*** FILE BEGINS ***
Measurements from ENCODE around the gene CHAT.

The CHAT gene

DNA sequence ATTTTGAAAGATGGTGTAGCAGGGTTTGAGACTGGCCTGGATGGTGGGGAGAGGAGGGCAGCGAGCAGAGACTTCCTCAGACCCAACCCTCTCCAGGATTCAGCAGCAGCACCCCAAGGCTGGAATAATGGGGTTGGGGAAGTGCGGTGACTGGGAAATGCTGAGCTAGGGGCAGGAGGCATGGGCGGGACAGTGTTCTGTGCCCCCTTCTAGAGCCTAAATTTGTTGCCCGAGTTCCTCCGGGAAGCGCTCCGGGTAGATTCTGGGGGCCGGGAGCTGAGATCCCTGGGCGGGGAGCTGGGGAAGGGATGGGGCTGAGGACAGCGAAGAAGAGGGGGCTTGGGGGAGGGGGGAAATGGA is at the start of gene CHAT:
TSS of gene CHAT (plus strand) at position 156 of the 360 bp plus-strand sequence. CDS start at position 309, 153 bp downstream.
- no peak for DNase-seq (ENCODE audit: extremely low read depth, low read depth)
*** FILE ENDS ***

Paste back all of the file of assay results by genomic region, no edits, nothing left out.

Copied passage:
Measurements from ENCODE around the gene CHAT.

The CHAT gene

DNA sequence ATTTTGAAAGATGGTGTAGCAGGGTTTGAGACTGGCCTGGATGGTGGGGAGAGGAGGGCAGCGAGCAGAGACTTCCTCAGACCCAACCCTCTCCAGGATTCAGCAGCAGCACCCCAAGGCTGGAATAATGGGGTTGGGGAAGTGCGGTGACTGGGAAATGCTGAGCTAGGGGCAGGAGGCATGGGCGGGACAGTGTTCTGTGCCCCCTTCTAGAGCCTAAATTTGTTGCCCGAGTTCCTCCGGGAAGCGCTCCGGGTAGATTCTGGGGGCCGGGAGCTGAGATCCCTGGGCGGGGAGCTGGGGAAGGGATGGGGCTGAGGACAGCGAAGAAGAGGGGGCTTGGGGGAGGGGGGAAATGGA is at the start of gene CHAT:
TSS of gene CHAT (plus strand) at position 156 of the 360 bp plus-strand sequence. CDS start at position 309, 153 bp downstream.
- no peak for DNase-seq (ENCODE audit: extremely low read depth, low read depth)